To understand the emergence of Trump-supporting Straussianism, it’s important to realize that this group is very different than the Straussians who were influential during the Bush administration. After Leo Strauss died in 1973, his followers divided into two factions, creating the infamous “Crisis of the Strauss Divided.” And the best way to understand the divide between West Coast and East Coast Straussians is through the quarrel between Harry Jaffa and Allan Bloom, who were the respective heads of the rival schools.

Strauss encouraged his students to form tight relationships since frank and intimate conversation among friends was the heart of philosophy. Jaffa and Bloom were very close in the 1950s and early 1960s. In 1964 they co-wrote a book, Shakespeare’s Politics, dedicated “to Leo Strauss our teacher.” But over time Jaffa became involved in grassroots activism in the Republican Party, authoring the famous lines that Barry Goldwater uttered in 1964, “Extremism in the defense of liberty is no vice, and moderation in the pursuit of justice is no virtue.” As he became involved in right-wing activism, Jaffa gravitated towards social conservatism, praising the religious right, appearing on Pat Robertson’s show, and emerging as vocal homophobe (he argued in 1990 that “sodomy is, in the decisive respect, as morally offensive as incest and rape”). This put him in collision with his former friend Bloom, who was a closeted gay man. In a nasty review of Bloom’s Closing of the American Mind (1987) published in the Straussian journal Interpretation, Jaffa wrote that through AIDS “God and nature have exacted terrible retribution” on gays. Bloom died a few years after Jaffa wrote those vile words. Some friends, notably the novelist Saul Bellow, claimed that Bloom had died of AIDS, although this is disputed. What is undeniable is that Jaffa put a homophobic jab in his review with the intent to hurt his former friend.

The disputes between Jaffa’s West Coast Straussianism and Bloom’s East Coast Straussianism can be discussed along philosophic lines: Is America, as Jaffa believes, grounded in ancient philosophy or was the American founding, as Bloom would have it, built on the low but solid ground of early modern philosophers like Hobbes and Locke? Does the survival of America depend on the virtue of the people, as West Coast Straussians believe, or in the maintenance of constitutional norms, as East Coast Straussians believe? But the dispute can also more easily be understood in terms of the familiar social divide in the Republican Party. West Coast Straussians are the grassroots activists, grounded in social conservatism and ultra-nationalist in foreign policy. Sociologically, East Coast Straussians are more aligned with the party elite, and tend to be found in Washington think tanks and serving as career bureaucrats.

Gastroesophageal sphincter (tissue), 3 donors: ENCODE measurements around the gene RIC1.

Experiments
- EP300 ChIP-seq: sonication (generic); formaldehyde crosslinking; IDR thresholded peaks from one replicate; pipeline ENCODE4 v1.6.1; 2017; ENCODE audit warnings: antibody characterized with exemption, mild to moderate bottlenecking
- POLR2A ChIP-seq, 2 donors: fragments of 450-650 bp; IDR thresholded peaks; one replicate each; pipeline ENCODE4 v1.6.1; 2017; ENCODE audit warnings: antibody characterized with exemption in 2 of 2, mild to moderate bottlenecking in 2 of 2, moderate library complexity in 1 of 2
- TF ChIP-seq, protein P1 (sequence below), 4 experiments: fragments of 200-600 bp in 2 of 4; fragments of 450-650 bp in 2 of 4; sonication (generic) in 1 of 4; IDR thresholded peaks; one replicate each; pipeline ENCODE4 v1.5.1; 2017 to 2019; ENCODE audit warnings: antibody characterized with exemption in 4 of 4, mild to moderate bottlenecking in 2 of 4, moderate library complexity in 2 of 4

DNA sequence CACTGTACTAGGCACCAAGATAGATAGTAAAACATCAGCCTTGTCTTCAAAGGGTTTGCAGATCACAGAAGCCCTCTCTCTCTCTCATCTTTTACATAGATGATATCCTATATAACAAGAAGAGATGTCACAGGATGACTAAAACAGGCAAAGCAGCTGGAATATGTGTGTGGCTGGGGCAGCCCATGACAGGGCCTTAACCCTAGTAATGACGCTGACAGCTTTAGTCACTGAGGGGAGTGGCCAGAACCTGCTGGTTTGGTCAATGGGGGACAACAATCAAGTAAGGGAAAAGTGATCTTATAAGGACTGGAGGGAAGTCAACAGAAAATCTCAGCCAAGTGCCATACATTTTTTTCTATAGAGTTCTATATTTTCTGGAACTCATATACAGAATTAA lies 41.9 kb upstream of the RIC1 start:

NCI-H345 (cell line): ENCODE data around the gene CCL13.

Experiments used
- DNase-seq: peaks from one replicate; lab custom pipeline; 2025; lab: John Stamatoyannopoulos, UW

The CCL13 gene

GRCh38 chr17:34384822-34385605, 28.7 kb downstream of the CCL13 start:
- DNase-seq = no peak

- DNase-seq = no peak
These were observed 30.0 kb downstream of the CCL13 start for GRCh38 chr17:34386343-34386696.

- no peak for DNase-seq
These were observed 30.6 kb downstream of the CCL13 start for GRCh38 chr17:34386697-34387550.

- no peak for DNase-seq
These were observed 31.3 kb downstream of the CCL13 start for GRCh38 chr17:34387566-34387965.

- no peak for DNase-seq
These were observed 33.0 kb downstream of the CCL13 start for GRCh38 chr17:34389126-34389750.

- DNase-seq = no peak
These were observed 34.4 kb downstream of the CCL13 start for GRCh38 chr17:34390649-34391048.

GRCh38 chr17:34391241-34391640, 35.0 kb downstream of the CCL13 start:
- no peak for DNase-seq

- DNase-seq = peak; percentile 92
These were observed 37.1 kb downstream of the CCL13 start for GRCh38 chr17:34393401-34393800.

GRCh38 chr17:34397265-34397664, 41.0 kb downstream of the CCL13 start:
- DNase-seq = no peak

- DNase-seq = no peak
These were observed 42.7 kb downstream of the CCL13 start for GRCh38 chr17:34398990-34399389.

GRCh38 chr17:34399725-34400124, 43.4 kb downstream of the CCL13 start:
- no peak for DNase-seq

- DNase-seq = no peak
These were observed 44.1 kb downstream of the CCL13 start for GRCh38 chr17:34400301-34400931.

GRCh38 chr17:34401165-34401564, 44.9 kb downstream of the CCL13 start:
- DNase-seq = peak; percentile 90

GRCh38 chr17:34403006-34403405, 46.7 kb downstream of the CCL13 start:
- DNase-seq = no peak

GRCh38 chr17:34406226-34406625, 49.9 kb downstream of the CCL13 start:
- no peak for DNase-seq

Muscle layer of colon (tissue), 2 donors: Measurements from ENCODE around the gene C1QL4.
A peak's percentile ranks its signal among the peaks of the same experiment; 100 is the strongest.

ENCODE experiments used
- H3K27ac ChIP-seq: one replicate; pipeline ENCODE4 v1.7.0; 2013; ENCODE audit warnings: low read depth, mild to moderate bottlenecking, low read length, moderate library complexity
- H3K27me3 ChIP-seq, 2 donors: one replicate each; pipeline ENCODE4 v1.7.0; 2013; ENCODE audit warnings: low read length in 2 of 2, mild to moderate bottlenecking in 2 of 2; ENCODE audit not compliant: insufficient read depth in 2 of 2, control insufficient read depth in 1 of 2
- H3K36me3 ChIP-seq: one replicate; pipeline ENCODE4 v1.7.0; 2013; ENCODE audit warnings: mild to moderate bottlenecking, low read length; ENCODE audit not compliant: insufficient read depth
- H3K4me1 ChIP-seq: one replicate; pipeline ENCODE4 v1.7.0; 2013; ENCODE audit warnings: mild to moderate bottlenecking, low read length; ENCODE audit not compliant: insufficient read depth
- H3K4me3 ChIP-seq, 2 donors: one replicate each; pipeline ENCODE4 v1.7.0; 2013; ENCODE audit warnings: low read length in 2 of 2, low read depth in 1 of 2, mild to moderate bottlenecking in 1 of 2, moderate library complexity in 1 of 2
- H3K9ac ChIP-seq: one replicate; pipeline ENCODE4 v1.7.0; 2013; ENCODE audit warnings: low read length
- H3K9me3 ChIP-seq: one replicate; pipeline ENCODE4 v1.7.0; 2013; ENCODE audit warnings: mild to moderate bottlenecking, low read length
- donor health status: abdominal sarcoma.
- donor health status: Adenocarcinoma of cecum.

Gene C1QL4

Another way to frame the divide is on the issue of regime change. Strauss, like Plato, was fascinated by the founding of regimes, and his students clearly believe that the key to politics is to have power at the moment of creation. For the East Coast Straussians, regime change is a matter of foreign policy, as witness the failed attempt to democratize the Middle East by force under Bush. For the West Coast Straussians—perhaps shaped by Jaffa’s Crisis of the House Divided, seminal and brilliant work on Abraham Lincoln as a revolutionary thinker—regime change begins at home. 

In a 1959 critique of the book in National Review, Willmoore Kendall prophetically argued that Jaffa’s celebration of Lincoln could give license to celebrations of new Caesars who claim to be avatars of the popular will. Readers of Jaffa’s book, Kendall warned, needed to be wary...

...lest Jaffa launch them, and with them the nation, upon a political future the very thought of which is hair-raising: a future made up of an endless series of Abraham Lincolns, each persuaded that he is superior in wisdom and virtue to the Fathers, each prepared to insist that those who oppose this or that new application of the equality standard are denying the possibility of self-government, each ultimately willing to plunge America into civil war rather than concede his point.

Kendall was wrong on one point. He feared that an America too beholden to the ideal of equality would see a rise in political extremism. But with West Coast Straussians supporting Trump, we see that Jaffa’s license to political extremism can be used just as easily by those who oppose equality—and Kendall’s warning of a new Caesarism has been fulfilled.